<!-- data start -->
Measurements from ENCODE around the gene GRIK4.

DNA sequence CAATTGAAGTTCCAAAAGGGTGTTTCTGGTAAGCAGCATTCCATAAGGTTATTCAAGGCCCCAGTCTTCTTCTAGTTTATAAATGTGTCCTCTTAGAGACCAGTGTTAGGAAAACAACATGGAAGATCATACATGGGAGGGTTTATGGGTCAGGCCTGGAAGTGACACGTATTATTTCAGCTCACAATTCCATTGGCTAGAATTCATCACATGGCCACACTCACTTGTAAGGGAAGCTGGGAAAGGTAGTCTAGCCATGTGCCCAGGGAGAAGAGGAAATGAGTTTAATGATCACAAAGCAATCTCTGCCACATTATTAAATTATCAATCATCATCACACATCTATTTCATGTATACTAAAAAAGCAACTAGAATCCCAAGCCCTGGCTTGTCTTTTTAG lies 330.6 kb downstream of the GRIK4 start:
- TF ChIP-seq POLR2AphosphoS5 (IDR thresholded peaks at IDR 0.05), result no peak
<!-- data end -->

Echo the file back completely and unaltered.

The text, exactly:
Measurements from ENCODE around the gene GRIK4.

DNA sequence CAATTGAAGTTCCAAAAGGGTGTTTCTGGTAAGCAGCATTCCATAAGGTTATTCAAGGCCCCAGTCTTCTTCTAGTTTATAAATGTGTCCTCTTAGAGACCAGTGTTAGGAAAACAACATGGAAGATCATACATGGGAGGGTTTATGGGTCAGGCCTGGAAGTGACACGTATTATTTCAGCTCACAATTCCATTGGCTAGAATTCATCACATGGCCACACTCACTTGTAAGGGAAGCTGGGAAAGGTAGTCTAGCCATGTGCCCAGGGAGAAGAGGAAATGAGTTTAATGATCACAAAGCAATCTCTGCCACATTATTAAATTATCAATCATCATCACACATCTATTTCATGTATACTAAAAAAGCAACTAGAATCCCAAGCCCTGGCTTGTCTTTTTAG lies 330.6 kb downstream of the GRIK4 start:
- TF ChIP-seq POLR2AphosphoS5 (IDR thresholded peaks at IDR 0.05), result no peak